From John Combest, a round-up on yesterday’s St. Louis Tea Party, which as many as 1,500 people attended:
- P-D: St. Louis riverfront draws rally against Obama stimulus plan
- St. Louis Beacon: Protestors are tea’d off at stimulus and Obama
- KTVI: “St. Louis Tea Party”; Large group protests stimulus plan
- KTVI: Video: St. Louis Tea Party
- KMOV: Hundreds gather at Arch to protest Obama’s stimulus package
- KMOX: Photos: Anti-stimulus “Tea Party”
- RFT: Silent majority gets loud at “Tea Party” under the Gateway Arch
And in Springfield, Missouri, again via Combest:
And in Kansas City, Missouri this morning, tea-partyers were expected to meet at the J.C. Nichols Fountain and march on to Sen. Claire McCaskill‘s district office, expressing opposition to her vote for the stimulus package.
The St. Louis, Springfield and Kansas City tea parties are part of a national response to Obama’s actions to increase government spending and expand the State. CNBC reporter Rick Santelli sparked the idea in his recent on-air rallying cry for freedom and capitalism in the face of threats from Obama.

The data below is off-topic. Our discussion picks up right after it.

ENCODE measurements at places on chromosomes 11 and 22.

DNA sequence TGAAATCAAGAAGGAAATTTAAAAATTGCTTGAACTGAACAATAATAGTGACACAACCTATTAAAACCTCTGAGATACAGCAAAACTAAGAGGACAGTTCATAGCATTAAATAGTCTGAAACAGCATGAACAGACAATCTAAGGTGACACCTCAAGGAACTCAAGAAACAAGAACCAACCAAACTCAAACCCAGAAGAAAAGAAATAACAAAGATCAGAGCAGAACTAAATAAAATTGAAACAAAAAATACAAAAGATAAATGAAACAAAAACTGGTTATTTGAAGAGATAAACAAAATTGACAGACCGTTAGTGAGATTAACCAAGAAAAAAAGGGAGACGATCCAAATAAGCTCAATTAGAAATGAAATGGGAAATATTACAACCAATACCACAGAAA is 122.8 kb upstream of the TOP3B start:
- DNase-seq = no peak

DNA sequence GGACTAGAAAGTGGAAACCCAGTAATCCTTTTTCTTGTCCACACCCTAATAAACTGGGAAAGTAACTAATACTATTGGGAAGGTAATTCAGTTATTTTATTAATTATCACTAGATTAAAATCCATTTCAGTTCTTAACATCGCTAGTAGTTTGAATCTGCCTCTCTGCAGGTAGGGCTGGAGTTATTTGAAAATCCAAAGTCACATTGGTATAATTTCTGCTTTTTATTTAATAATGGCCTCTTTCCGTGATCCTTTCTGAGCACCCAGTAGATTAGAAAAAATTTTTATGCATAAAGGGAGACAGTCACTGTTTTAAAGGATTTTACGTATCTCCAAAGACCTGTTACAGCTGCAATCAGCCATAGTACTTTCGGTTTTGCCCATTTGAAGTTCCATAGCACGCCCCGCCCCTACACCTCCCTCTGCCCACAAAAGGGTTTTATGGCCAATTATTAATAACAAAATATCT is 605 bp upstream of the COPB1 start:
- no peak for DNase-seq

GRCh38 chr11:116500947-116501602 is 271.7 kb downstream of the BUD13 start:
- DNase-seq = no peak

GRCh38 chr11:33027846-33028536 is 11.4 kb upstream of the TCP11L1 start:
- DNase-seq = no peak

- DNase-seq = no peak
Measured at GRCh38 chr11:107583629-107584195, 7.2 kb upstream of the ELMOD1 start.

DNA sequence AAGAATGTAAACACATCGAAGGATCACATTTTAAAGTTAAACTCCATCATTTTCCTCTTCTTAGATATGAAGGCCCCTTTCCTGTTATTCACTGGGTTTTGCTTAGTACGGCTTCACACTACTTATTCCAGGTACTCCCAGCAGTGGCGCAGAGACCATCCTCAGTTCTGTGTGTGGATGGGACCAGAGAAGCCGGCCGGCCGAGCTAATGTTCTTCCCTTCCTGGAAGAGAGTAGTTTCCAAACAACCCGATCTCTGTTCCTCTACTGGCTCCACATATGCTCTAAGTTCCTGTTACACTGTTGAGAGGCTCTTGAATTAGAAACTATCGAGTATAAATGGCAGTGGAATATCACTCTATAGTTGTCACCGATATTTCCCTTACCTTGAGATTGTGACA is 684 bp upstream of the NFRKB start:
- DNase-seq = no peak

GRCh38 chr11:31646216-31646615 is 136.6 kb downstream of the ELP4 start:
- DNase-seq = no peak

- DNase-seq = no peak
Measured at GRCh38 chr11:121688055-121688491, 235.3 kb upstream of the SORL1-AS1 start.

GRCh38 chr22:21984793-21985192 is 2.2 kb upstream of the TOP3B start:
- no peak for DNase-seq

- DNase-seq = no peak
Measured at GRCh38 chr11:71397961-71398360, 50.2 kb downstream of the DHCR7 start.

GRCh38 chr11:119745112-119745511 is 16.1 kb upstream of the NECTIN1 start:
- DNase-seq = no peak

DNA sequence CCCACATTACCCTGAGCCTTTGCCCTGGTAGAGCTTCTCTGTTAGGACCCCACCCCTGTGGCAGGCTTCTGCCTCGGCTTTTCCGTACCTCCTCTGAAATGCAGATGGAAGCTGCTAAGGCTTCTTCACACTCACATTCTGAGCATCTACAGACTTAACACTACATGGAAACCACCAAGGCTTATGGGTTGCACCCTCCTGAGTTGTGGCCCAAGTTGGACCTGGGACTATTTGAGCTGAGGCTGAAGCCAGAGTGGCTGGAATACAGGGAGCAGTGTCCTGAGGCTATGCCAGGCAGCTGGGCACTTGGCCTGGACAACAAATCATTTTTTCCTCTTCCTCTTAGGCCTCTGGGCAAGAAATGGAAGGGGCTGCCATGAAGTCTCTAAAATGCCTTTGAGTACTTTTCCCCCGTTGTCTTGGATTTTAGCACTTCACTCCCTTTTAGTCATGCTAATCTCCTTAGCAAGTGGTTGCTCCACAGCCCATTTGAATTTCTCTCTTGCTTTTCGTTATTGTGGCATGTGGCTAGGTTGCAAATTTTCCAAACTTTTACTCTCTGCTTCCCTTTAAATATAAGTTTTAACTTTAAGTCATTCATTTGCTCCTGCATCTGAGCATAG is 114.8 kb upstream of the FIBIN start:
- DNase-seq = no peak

Will these public demonstrations make a difference? The stimulus package has already passed, and Obama’s budget proposal looks as fat as it ever.
The impact of theses rallies, then, is to chip away at Obama’s public facade, to take some of the sheen off his image. The rallies signal to the general public that it’s not only okay criticize Obama – but that thousands are already taking to the streets to do so.
A PR impact – as opposed to a policy impact – may seem small consolation, but given the type of media coverage, still high (but declining) approval ratings and the general cult of personality Obama has enjoyed, these successful tea parties are of huge importance, and a good place from which to build opposition momentum.